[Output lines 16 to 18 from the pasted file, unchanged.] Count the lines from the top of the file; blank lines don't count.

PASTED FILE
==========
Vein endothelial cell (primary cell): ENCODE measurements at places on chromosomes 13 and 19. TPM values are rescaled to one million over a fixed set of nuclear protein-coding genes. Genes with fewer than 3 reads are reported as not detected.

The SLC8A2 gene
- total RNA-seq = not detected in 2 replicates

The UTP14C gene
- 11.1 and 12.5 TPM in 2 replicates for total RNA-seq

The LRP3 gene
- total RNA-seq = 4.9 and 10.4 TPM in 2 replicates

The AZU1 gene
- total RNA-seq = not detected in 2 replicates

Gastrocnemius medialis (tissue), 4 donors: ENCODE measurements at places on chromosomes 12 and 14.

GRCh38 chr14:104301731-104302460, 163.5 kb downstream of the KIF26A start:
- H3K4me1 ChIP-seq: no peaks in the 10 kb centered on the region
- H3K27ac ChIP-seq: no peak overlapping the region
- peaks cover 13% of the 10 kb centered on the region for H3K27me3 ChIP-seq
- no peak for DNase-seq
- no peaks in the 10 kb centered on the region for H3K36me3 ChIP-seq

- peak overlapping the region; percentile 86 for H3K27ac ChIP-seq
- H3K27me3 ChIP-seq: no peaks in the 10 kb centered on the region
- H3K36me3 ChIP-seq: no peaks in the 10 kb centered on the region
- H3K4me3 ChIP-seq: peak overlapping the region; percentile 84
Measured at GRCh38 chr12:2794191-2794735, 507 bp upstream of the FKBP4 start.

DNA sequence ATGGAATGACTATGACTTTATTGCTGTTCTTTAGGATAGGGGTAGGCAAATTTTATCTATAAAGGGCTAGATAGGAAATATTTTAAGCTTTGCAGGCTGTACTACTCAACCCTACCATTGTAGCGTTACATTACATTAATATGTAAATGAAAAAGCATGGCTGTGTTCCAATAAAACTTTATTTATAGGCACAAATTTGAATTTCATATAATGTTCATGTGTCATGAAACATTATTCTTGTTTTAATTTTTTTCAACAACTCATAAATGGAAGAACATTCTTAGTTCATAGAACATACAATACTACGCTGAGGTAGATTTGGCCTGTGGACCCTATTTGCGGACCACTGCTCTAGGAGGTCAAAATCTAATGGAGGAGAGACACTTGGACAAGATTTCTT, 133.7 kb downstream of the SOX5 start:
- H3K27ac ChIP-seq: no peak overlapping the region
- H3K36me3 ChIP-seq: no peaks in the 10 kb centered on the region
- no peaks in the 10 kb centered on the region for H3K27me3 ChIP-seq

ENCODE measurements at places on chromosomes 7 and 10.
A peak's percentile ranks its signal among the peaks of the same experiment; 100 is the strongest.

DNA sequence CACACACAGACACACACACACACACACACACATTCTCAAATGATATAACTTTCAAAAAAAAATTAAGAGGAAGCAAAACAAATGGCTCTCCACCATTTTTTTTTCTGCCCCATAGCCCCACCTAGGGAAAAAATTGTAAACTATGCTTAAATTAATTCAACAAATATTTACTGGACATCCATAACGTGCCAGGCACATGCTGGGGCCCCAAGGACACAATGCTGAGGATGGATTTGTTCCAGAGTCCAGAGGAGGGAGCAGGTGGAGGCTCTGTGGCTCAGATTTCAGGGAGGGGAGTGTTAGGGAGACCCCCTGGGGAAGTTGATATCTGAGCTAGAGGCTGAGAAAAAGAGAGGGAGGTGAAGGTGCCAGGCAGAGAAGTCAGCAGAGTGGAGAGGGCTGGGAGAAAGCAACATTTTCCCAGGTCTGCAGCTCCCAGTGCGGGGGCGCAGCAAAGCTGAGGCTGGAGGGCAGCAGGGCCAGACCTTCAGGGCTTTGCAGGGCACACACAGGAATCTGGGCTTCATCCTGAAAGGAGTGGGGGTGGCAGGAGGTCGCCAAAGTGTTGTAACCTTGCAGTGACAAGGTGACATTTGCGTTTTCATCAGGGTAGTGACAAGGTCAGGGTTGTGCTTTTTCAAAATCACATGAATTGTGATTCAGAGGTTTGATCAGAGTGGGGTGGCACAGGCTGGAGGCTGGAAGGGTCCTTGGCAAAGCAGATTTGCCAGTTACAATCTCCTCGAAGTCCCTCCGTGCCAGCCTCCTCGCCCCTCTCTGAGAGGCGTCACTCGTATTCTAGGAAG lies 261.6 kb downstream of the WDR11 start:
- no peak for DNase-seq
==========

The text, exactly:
- no peaks in the 10 kb centered on the region for H3K36me3 ChIP-seq

- peak overlapping the region; percentile 86 for H3K27ac ChIP-seq
- H3K27me3 ChIP-seq: no peaks in the 10 kb centered on the region